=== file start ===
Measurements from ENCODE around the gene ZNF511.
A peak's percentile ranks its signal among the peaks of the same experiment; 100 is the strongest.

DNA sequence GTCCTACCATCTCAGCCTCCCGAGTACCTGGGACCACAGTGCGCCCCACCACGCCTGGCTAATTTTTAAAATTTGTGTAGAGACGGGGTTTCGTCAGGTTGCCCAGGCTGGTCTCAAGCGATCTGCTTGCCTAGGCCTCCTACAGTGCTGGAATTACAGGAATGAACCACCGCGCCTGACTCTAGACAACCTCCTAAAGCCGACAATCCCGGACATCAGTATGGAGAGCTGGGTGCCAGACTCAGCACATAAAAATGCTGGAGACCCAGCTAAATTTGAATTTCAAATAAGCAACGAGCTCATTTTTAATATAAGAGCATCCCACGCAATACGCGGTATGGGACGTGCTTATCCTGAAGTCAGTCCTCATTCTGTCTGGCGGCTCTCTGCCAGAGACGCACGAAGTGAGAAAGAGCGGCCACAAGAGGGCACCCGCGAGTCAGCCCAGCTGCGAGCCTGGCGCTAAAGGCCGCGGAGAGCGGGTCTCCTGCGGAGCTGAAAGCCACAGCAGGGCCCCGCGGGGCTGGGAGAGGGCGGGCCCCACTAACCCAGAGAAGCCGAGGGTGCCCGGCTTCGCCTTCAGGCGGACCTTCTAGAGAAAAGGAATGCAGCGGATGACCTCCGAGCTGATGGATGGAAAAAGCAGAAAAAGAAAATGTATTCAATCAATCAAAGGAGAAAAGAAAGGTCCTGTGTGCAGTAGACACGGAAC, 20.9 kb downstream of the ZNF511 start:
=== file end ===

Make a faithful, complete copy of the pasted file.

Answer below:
Measurements from ENCODE around the gene ZNF511.
A peak's percentile ranks its signal among the peaks of the same experiment; 100 is the strongest.

DNA sequence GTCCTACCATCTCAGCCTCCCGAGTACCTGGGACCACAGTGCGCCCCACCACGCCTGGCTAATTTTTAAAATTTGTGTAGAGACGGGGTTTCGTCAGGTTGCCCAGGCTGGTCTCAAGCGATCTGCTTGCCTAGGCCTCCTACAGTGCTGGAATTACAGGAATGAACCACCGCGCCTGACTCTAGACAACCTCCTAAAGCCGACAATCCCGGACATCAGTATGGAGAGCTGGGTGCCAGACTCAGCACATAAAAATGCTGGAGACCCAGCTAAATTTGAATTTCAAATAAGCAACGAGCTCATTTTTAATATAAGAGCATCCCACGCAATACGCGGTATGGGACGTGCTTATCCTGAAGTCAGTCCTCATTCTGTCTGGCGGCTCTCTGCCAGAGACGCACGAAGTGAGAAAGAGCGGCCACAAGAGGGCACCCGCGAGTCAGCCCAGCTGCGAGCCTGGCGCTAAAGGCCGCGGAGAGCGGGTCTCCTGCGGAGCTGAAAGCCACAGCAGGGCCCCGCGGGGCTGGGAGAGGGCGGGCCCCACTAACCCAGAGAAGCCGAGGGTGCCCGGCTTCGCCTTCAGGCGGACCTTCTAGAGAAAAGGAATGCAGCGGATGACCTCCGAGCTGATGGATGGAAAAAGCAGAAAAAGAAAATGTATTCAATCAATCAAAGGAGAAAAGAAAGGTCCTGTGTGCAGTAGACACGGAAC, 20.9 kb downstream of the ZNF511 start: